being a bunny

on the map

Los Angeles:
“It’s mostly full of nonsense and delusion and egomania. They think they’ll be young and beautiful forever, even though most of them aren’t even young and beautiful now.”
–Christopher Hitchens

In 1986 I skipped off the airplane into the Burbank airport lugging a duffel full of ripped spandex clothing, a giant can of Aqua Net hairspray, Wayfarer sunglasses, and a copy of A Handmaid’s Tale by Margaret Atwood. I had one pair of shoes, the ones I was wearing, white pumps with the heels worn down to metal and when I walked down the sidewalk, little sparks would fly.

At “the mansion,” a black-and-white butler gave me a quick introduction to the place and its lingo. He took me to “the stable” where “bunnies” stayed when they were in town– a low-slung structure set apart from the main house and furnished with stiff, clunky furniture. The walls felt as thin and flimsy as cardboard and the doors were hollow and I wondered if someone had slapped a cheap facade on what had once been a real stable.

“But you don’t keep bunnies in stables,” I mused. “You keep them in warrens, or maybe hutches.” I poked my head into one of the stalls. The bedspread on the twin bed was made of 1970‘s polyester printed to look like a patchwork quilt. “You have to lock bunnies up at night, you know. There might be dogs loose in the neighborhood.”

He was not impressed. “You can choose any room you want since you’re the only one here now but if another bunny comes, you’ll have to play nice and share the bathroom.”

“So is this place for bunnies only? Could a wolf in bunny clothing weasel in here? What if I smuggled a ferret under my shirt?”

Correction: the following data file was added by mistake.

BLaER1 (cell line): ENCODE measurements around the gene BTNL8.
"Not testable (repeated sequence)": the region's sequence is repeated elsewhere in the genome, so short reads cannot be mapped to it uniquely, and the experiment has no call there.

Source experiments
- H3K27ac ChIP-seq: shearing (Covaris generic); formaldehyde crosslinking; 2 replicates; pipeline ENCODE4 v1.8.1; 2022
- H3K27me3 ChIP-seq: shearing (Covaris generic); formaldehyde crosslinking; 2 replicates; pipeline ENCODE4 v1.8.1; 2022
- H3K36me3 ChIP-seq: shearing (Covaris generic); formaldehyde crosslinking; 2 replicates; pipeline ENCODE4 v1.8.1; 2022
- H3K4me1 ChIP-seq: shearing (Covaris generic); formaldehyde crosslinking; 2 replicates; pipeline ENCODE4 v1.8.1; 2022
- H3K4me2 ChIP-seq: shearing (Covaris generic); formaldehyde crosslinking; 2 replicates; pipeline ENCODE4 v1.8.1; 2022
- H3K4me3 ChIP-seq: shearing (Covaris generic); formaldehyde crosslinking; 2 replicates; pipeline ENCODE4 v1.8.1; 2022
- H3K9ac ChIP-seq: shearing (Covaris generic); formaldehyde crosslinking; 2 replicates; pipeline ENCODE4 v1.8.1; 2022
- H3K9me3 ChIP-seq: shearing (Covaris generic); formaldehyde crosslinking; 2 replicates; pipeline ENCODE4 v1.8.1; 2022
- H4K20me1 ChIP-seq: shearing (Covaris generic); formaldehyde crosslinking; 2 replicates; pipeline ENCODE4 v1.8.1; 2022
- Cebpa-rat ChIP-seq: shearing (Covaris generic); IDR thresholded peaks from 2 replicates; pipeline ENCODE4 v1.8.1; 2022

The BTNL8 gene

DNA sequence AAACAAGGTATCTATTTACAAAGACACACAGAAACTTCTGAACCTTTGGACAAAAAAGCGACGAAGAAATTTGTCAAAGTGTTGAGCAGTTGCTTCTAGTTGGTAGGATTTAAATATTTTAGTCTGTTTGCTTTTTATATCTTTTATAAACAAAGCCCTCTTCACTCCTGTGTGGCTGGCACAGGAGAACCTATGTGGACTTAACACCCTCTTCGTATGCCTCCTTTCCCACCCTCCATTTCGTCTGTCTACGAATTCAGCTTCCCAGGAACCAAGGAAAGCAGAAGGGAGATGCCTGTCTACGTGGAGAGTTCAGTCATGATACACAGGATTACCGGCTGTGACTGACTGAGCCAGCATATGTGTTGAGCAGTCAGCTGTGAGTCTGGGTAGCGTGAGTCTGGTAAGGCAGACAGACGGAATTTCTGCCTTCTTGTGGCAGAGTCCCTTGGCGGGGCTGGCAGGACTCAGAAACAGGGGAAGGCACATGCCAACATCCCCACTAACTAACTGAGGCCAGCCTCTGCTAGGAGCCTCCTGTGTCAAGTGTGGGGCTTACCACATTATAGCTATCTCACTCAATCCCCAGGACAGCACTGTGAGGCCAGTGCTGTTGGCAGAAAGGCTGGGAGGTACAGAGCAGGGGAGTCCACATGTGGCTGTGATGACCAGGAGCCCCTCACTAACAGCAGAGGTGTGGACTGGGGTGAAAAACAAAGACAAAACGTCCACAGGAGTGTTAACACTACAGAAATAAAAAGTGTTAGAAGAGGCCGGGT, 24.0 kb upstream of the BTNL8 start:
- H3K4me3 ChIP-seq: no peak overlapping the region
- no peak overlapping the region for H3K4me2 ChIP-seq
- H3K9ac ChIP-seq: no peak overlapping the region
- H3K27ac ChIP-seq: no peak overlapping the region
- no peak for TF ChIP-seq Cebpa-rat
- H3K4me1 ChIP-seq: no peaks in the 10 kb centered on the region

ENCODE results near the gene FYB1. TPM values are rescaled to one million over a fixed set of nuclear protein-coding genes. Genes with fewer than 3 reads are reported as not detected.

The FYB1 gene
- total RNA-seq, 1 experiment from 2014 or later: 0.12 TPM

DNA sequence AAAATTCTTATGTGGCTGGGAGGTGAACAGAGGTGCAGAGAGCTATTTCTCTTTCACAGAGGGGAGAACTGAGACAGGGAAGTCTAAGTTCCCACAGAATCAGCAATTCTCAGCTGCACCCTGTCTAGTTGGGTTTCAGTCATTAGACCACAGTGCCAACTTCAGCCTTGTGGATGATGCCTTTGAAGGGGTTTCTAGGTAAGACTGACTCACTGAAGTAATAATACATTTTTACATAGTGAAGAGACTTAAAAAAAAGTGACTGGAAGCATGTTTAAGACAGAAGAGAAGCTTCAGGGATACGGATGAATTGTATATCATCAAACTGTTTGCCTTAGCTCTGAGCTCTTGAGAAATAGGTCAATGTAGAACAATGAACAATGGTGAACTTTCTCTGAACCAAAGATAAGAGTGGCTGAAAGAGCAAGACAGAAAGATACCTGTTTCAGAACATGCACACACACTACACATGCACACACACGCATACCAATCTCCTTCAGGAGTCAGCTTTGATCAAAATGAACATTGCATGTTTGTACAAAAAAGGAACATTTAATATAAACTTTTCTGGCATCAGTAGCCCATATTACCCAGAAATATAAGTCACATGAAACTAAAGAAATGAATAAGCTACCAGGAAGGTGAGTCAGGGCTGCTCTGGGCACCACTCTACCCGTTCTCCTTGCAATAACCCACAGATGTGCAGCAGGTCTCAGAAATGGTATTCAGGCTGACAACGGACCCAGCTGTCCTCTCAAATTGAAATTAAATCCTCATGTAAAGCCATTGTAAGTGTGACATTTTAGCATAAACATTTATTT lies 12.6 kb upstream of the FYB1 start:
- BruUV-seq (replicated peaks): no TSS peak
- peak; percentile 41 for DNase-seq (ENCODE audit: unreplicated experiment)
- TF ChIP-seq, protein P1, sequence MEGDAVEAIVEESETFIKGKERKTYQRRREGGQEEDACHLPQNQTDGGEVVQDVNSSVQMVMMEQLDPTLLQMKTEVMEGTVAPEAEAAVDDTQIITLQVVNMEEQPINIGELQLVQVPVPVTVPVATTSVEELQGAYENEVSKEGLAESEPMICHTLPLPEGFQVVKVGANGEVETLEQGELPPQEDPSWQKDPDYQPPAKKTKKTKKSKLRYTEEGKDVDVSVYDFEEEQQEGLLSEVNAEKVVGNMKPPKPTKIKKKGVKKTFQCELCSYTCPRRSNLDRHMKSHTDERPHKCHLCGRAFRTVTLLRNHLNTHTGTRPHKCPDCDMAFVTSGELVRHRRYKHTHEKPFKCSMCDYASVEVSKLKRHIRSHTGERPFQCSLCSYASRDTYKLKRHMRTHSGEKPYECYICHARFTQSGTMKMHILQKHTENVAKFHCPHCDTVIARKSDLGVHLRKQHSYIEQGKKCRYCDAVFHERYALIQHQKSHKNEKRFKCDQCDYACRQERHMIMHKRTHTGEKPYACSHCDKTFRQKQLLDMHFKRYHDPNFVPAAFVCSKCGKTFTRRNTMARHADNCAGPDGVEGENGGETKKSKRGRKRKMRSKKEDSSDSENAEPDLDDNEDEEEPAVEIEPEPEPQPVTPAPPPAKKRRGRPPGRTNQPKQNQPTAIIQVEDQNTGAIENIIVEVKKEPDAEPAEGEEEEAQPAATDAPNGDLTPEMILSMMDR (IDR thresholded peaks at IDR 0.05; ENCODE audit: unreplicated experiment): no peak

“Bunnies only. No one else allowed.”

When exactly had I become a bunny? Maybe it happened the moment I stepped onto Playboy turf or the first time I slept in a stall at the stable on a hard little bed. Perhaps it happened when I first used the word “bunny” as opposed to “woman” or “employee” or “rabbit” or “dumb chick” or “mannequin” or “sock puppet” or “glossy wall-eyed hole-digger” or whatever other term I might have chosen. How easy it was to learn the lingo and absorb the local customs.

In the morning I went to the breakfast room furnished with glass-and-wrought-iron patio furniture to order anything I wanted, which turned out to be orange juice and toast, but even that was better than the crap I ate at home. At my apartment, I ate day-olds from my job at Dunkin’ Donuts and used the dollars I earned to buy giant jars of peanut butter and pinto beans in bulk. For the next two years I’d visit the mansion often and at that table, while I happily munched and slurped as much as I could, I’d meet Shel Silverstein, who wasn’t very chatty in the morning but helped me with the crossword puzzle.

When I discovered that I’d probably never meet another literary figure there, I was crestfallen. I had a list of questions for Margaret Atwood written in the margins of my beloved copy of A Handmaid’s Tale which I’d never get to ask because, although they contribute to the magazine, writers like Atwood (and Heller and Capote and Vonnegut and Bradbury) don’t slum at the mansion.